Travel blog

Good things come in small packages

Travel blog

Good things come in small packages

10 August 2020

Tatyana Leonov  |  August 2020
Photos by Evan Dickson

In the new T‑Cross, when it’s time to hit the road it is as much about the journey as it is the destination.

Purples roll into greys, greys slide into blues, and slivers of white accentuate the intense colours of the gathering clouds. The forceful wind adds to the moody feel, and although the sun is hiding, it’s one of the most spectacular sunsets I’ve ever witnessed.

I perch my daughter on the bonnet of our T‑Cross as we both absorb nature’s almighty show. My husband snaps photo after photo, trying to seize the moment. We both know it’s impossible to capture the essence, but the imagery of the open fields and wild colours in the sky can’t be missed.

This year in particular, has been a tough one for most, and getting out and about feels even more precious for it. Road trips within the states we reside in are the best way to explore right now, and my family try to escape the hustle and bustle of the city one weekend per month. This time, we’ve booked a tiny house in the Central West of New South Wales.

The popularity of tiny houses has grown rapidly over the last few years in Australia, and holiday accommodation is one popular use (granny flats and home offices are other common uses). For my little family, the idea of simplifying and only packing what we need appeals. The focus will be the drive and the scenery, and the tiny house will act as our base.

Our ride is in our T‑Cross, and in a way it’s symbolic of our journey before we’ve even begun – smart design, embracing only the necessary.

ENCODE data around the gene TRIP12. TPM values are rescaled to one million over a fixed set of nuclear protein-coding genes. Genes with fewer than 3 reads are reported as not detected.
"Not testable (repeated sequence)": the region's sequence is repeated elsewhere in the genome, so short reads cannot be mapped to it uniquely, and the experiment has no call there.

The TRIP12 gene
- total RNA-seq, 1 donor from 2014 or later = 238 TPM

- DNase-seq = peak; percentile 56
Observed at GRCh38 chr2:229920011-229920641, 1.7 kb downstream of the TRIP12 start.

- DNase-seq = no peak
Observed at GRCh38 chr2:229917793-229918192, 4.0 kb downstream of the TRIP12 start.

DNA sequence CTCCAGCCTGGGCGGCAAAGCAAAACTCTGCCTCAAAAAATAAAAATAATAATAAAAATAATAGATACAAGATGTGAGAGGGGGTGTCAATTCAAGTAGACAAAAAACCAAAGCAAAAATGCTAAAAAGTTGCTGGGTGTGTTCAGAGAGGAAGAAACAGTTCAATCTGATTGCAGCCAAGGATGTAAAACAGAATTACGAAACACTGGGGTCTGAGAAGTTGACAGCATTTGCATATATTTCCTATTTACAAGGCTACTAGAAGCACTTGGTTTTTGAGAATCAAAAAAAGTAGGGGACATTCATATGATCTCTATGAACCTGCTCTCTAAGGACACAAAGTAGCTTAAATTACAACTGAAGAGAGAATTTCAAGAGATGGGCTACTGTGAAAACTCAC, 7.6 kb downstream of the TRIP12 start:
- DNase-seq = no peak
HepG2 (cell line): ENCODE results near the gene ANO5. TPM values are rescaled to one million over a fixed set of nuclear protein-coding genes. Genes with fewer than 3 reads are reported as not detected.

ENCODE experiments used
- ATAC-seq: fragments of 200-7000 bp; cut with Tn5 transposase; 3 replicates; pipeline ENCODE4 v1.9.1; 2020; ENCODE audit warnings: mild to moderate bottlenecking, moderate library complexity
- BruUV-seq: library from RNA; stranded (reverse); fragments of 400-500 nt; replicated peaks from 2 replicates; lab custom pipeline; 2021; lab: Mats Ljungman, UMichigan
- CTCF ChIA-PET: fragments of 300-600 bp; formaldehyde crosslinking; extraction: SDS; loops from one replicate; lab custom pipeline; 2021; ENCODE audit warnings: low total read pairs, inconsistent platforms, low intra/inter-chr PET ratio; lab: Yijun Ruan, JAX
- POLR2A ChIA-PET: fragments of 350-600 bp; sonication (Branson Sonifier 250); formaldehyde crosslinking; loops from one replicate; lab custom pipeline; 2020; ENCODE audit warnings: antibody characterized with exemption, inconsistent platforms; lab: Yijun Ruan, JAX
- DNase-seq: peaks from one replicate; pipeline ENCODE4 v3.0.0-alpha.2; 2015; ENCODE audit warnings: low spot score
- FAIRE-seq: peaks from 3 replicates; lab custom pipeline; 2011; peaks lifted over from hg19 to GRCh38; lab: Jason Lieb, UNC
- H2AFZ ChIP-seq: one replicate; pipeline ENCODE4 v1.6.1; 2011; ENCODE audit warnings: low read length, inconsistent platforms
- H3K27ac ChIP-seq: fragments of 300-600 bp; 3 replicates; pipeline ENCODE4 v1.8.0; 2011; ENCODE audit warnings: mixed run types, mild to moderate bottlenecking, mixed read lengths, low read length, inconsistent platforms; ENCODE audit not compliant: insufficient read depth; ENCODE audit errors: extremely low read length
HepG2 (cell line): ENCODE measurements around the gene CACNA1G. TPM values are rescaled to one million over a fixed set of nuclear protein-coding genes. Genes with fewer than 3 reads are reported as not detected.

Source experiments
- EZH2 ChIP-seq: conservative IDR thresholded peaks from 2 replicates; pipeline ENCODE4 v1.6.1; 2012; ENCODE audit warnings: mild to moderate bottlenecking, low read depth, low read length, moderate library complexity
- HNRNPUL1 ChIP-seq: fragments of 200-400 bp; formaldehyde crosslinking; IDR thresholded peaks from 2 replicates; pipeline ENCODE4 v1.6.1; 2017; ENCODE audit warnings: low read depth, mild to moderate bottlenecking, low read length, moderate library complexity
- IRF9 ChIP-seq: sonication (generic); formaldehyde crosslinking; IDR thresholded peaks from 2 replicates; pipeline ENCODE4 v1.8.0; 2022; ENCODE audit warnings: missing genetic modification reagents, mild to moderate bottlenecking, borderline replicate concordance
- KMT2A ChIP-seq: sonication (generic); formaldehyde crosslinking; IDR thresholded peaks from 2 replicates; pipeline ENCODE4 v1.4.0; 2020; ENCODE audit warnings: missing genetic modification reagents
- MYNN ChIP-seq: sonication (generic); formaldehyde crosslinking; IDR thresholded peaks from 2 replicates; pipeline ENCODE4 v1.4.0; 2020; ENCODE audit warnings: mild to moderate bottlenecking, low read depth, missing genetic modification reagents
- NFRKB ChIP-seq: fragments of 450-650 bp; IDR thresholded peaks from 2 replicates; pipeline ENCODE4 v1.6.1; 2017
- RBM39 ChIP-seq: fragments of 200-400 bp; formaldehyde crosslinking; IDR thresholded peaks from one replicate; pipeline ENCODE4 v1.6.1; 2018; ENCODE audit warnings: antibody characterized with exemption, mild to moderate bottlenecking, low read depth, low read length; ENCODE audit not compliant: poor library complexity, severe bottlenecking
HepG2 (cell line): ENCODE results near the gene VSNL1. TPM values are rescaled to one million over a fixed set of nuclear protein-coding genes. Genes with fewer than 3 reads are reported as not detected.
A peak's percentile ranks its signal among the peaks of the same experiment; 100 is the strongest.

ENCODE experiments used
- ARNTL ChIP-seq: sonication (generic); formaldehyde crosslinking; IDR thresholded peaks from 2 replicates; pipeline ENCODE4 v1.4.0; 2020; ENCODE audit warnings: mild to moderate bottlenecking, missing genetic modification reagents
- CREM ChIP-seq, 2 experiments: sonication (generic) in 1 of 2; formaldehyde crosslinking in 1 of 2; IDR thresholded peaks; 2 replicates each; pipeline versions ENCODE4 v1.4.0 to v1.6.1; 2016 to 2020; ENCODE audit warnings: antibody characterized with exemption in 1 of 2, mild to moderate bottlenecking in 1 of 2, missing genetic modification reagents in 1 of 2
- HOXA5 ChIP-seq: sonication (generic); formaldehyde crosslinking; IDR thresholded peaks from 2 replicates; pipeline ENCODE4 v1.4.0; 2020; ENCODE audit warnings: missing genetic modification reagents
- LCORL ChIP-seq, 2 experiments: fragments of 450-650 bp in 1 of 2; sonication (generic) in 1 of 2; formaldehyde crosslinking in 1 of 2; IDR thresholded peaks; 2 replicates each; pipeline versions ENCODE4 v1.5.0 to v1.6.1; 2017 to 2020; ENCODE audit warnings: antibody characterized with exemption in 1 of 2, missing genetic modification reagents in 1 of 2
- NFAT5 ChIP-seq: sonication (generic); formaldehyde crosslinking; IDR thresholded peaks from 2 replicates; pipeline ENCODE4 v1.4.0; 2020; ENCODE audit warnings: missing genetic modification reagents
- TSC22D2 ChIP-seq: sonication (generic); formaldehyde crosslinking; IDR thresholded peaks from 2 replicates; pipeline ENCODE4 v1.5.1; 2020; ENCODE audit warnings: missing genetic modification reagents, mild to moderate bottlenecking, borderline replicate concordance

Our tiny house is a KindledOpens an external link property located in the Oberon Shire, and the ethos behind the concept is to offer holidaymakers affordable, accessible and architecturally-inspired small homes in settings that take your breath away. At present, there is one Kindled property in Australia, but it’s likely there will be more soon. To add to the sense of adventure, the exact location and details on how to get to the property are emailed to guests a few days prior to their arrival.

It’s well past sunset by the time we near the tiny house. Navigating the unsealed and, at times, rocky road can be a little challenging after dark, but the T‑Cross manages well and we arrive in good spirits and still energetic… which is useful as it takes some time to start the fire that is there to keep our home warm. My considerate husband wakes up throughout both nights of our stay to keep the fire going, and I make a mental note to bring extra blankets if we do visit again.

The chill factor is a big part of the attraction when venturing this way in the cooler months, with beanies and down coats needed for most outdoor adventures. We go on short bushwalks around from our tiny home base, admiring the abundant wild life, including numerous kangaroos and native birds. We take a much longer walk at Mayfield GardenOpens an external link, one of the region’s prized attractions – and also one of the world’s largest privately-owned cool-climate gardens.